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Diesel and power cost rise highest in December




Fares in Nairobi went up following the implementation of the eight percent value added tax (VAT) on petroleum products. FILE PHOTO | NMG 

Diesel and electricity prices shot up to the highest this year, the latest statistics show, piling upward pressure on the cost of basic consumer goods whose production is largely dependent on the two commodities.

Data collated by the Kenya National Bureau of Statistics (KNBS) indicates that Kenyans were paying 16.71 percent more for a litre of diesel in November compared to a year earlier.

The commodity, used to power farm and industrial machines as well as in public transportation, cost an average of Sh108.97 a litre largely on impact of eight per cent value added tax (VAT ) imposed on September 21 compared with Sh93.37 a year ago.

Households consuming 200 units of electricity paid Sh4,434.48 in November, representing a 12.63 percent increment compared with 12 months before.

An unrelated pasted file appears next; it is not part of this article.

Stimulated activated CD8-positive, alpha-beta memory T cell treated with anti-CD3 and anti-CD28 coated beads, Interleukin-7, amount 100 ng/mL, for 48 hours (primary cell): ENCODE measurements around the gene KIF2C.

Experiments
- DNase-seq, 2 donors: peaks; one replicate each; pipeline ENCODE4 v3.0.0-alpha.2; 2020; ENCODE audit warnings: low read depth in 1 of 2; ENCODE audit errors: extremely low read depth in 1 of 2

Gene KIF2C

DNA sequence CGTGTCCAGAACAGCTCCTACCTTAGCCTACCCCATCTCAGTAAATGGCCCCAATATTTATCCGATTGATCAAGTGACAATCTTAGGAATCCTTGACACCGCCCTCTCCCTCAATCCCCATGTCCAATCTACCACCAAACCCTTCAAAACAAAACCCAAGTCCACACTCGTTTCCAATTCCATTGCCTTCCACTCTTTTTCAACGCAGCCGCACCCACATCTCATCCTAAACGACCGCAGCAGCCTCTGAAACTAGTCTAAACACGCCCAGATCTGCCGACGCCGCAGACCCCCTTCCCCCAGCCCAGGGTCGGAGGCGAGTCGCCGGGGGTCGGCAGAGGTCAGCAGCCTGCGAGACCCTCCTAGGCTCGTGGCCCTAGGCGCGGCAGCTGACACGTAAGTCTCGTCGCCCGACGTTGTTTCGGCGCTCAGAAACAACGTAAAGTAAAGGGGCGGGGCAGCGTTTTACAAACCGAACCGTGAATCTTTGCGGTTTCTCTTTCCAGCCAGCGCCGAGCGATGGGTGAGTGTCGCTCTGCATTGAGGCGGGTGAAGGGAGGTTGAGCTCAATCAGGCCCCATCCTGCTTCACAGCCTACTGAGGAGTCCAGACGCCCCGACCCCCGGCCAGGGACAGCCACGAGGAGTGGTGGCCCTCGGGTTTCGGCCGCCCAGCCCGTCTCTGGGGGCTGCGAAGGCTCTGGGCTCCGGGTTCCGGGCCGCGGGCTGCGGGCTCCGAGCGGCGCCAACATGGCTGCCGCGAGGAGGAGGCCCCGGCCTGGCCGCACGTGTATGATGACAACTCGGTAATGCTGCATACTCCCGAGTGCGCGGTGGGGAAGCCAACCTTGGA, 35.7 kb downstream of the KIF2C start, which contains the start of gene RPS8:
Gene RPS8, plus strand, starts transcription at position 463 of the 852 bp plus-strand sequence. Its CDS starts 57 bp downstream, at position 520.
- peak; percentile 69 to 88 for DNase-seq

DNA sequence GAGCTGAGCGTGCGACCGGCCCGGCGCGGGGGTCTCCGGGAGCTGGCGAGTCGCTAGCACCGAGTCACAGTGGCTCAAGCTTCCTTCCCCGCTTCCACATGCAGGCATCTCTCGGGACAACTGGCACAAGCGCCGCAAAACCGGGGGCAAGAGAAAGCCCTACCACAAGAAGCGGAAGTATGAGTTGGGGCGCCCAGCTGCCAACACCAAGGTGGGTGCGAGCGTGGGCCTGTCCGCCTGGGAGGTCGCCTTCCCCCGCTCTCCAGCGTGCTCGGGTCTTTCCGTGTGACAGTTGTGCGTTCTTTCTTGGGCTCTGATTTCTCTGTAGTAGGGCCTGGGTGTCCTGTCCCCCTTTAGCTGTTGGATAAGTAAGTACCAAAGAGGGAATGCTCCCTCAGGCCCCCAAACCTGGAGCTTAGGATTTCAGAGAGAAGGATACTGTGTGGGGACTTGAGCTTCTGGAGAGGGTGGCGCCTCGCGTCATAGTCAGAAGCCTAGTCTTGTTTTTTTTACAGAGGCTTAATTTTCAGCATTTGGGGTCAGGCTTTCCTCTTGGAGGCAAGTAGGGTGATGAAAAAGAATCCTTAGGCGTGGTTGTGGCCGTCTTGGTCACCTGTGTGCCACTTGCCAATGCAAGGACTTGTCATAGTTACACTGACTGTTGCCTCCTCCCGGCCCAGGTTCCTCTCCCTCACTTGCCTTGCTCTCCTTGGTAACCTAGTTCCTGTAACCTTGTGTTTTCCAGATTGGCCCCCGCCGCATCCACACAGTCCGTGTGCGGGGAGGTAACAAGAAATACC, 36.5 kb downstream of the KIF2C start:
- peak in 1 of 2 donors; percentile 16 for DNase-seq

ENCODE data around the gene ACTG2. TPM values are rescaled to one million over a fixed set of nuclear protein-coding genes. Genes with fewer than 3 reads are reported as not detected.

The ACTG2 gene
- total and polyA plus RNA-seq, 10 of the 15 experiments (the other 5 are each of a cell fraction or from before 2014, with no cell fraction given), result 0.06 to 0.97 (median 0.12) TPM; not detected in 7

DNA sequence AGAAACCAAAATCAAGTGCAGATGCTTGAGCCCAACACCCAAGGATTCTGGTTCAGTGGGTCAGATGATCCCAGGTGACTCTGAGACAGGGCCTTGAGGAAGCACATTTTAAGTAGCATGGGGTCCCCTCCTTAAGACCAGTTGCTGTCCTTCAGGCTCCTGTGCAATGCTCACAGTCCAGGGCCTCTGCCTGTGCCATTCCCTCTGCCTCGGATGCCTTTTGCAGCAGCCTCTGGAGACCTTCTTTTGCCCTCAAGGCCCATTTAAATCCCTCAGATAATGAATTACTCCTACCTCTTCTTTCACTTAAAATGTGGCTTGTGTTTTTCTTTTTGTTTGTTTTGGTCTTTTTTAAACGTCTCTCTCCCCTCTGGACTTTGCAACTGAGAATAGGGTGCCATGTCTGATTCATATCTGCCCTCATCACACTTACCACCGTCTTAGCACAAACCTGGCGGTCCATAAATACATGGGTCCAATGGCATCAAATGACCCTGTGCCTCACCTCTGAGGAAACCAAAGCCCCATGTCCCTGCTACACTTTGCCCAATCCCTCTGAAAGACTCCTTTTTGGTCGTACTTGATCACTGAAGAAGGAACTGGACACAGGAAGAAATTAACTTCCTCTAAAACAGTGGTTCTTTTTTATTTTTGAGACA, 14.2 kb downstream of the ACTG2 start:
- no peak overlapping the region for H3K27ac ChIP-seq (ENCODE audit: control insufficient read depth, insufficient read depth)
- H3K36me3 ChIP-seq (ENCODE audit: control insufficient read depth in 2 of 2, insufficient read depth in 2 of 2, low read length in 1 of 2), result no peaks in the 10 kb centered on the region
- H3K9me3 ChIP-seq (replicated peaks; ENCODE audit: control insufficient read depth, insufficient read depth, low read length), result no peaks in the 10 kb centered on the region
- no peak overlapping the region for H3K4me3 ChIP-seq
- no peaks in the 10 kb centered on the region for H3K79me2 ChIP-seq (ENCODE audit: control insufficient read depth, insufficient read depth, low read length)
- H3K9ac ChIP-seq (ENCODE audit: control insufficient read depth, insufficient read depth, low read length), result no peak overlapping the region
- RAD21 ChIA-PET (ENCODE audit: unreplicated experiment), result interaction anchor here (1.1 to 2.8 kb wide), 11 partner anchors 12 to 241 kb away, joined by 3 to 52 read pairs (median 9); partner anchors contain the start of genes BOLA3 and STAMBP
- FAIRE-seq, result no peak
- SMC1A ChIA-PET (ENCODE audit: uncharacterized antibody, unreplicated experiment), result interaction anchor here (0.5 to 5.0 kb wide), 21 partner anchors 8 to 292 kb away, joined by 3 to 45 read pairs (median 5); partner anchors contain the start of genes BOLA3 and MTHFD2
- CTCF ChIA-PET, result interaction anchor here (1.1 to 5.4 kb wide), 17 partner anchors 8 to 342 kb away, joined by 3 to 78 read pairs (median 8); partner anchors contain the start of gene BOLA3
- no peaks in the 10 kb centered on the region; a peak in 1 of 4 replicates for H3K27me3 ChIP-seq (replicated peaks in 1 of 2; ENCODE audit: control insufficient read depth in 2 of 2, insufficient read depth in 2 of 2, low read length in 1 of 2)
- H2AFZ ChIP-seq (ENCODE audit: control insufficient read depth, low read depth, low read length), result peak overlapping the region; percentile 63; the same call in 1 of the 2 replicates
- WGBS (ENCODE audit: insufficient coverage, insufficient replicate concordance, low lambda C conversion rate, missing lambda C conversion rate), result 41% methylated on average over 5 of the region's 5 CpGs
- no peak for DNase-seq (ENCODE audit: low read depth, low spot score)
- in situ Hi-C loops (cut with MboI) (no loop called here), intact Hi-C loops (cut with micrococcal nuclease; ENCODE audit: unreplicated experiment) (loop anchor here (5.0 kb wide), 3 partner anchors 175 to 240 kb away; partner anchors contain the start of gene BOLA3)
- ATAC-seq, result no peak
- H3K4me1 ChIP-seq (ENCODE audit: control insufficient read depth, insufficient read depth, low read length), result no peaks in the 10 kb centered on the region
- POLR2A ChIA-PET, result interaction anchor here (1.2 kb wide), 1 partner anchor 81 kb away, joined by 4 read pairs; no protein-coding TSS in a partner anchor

Fares have also gone up by more than 10 percent this year, hitting hardest commuters in the major towns, who depend on public transport to travel to and from work daily.

Passengers parted with 10.59 percent more in transport charges to commute to and from their homes to work in Nairobi and other towns, while commuting within a distance of 250 kilometres cost 7.69 percent more on average in November.

KNBS data shows that matatus and city buses charged residents an average of Sh49.84 in November compared with Sh45.07 the year before. Those travelling outside the towns paid an average of Sh431 for a distance of 250 kilometres from Sh400.21 in November 2017.

Fares in Nairobi went up following the implementation of the eight percent value added tax (VAT) on petroleum products, coupled with the increased cost of complying with stringent traffic rules this month, which has seen a slight drop in the number of buses on some routes.

The continued fall in global brent (crude) prices to a 15-month low last Thursday has, however, offered some hope of a possible larger dip in the diesel price in the next monthly review from January 15 than the slight Sh0.55 reduction mid-December.

It has, however, not been all gloom for the consumers with the cost for a kilogramme of maize flour, sugar and beans falling by 30.64 percent, 7.54 percent and 7.05 percent, respectively. This has been attributed to improved weather, which boosted agricultural production.